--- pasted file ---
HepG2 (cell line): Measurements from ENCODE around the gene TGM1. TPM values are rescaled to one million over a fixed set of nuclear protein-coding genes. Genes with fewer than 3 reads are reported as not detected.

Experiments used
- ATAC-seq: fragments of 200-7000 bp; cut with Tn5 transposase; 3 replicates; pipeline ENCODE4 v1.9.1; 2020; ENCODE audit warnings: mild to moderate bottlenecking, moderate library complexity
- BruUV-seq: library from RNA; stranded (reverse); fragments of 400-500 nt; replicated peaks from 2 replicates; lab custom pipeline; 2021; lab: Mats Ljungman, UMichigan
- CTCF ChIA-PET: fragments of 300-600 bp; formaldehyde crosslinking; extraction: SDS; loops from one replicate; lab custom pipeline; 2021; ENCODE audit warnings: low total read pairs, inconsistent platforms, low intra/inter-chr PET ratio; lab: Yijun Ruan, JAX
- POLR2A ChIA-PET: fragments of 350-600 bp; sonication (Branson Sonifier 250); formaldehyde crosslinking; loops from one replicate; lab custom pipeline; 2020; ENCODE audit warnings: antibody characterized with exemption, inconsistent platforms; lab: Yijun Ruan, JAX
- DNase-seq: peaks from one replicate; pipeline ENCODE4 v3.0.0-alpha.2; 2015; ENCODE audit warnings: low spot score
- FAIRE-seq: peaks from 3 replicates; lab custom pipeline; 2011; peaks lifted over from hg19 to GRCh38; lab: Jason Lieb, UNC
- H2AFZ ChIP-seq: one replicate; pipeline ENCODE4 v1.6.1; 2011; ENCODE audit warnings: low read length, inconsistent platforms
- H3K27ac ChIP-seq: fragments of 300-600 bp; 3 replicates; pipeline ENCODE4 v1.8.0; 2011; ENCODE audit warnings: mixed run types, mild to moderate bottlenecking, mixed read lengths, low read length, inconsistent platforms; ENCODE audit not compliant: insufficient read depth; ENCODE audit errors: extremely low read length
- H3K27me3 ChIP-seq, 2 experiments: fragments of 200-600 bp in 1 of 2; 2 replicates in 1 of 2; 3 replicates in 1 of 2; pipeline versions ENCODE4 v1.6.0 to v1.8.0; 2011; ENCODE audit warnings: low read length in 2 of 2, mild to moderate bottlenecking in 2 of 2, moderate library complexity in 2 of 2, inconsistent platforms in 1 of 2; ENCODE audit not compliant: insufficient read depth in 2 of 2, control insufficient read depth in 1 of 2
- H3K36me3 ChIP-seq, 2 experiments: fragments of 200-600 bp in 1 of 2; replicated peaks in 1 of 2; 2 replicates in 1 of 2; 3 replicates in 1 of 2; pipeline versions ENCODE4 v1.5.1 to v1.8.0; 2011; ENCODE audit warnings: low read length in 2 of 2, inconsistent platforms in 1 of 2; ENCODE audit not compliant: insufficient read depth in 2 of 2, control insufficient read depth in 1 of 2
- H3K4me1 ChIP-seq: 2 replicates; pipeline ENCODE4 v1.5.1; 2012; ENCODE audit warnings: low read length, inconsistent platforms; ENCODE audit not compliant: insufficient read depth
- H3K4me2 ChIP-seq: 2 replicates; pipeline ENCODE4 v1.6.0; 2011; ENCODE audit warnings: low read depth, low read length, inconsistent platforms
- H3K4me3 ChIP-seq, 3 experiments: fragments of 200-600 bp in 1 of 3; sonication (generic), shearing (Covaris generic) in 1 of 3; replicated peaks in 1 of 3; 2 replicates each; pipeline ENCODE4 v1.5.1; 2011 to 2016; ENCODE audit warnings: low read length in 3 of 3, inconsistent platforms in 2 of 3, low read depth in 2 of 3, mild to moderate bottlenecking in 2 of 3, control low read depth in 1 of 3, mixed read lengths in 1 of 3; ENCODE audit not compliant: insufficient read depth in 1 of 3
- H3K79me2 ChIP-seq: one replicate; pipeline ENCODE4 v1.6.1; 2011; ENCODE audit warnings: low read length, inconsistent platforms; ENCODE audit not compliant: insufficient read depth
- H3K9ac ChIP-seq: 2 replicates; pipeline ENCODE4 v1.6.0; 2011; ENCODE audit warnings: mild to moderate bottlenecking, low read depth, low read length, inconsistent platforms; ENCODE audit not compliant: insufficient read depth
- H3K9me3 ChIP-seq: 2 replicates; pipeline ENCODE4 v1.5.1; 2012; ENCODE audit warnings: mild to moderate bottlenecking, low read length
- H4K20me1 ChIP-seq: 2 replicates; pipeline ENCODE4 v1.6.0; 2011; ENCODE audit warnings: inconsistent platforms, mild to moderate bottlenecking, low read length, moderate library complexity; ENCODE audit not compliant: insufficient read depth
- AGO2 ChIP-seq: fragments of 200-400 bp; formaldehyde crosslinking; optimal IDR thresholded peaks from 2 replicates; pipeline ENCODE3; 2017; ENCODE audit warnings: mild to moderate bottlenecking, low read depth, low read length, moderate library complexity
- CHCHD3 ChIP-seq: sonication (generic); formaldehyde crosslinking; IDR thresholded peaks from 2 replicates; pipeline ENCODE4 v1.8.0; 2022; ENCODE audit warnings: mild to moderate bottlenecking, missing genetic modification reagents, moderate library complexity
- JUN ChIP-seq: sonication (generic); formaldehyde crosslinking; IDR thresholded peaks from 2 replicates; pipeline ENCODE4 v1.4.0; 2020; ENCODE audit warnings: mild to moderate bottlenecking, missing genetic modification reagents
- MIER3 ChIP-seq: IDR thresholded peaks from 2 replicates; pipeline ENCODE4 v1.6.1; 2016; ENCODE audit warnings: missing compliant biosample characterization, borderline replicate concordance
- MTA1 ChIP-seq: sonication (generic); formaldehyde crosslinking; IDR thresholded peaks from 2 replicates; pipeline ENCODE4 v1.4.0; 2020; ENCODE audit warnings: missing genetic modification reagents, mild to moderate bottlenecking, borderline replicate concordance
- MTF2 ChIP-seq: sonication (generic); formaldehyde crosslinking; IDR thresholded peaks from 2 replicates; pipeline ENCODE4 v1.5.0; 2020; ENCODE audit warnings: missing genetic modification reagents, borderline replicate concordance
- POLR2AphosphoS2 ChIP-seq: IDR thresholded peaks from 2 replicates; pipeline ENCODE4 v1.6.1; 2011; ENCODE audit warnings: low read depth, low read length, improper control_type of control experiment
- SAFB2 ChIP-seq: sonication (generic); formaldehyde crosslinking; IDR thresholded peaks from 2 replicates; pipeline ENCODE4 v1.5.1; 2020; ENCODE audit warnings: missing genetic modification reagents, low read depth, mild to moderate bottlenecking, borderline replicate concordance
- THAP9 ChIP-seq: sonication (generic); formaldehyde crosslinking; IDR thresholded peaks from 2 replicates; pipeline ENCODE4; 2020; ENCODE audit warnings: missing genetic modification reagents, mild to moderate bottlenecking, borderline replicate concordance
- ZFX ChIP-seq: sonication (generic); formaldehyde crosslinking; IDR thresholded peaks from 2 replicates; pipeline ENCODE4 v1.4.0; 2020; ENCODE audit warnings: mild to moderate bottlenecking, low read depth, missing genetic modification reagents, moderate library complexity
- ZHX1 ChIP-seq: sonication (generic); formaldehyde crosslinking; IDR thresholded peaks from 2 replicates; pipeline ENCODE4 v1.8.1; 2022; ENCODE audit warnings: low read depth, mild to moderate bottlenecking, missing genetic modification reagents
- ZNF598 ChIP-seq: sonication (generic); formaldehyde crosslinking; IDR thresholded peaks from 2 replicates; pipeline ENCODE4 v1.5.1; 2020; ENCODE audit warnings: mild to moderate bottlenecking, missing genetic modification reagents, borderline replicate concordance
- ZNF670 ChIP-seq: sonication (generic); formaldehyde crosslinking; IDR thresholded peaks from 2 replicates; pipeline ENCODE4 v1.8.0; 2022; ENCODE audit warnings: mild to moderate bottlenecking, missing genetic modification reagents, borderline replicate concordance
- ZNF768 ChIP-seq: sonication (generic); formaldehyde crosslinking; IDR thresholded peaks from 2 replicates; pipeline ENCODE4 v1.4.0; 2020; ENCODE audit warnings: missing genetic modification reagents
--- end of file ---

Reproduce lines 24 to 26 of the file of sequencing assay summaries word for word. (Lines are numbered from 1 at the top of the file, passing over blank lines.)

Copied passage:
- MTA1 ChIP-seq: sonication (generic); formaldehyde crosslinking; IDR thresholded peaks from 2 replicates; pipeline ENCODE4 v1.4.0; 2020; ENCODE audit warnings: missing genetic modification reagents, mild to moderate bottlenecking, borderline replicate concordance
- MTF2 ChIP-seq: sonication (generic); formaldehyde crosslinking; IDR thresholded peaks from 2 replicates; pipeline ENCODE4 v1.5.0; 2020; ENCODE audit warnings: missing genetic modification reagents, borderline replicate concordance
- POLR2AphosphoS2 ChIP-seq: IDR thresholded peaks from 2 replicates; pipeline ENCODE4 v1.6.1; 2011; ENCODE audit warnings: low read depth, low read length, improper control_type of control experiment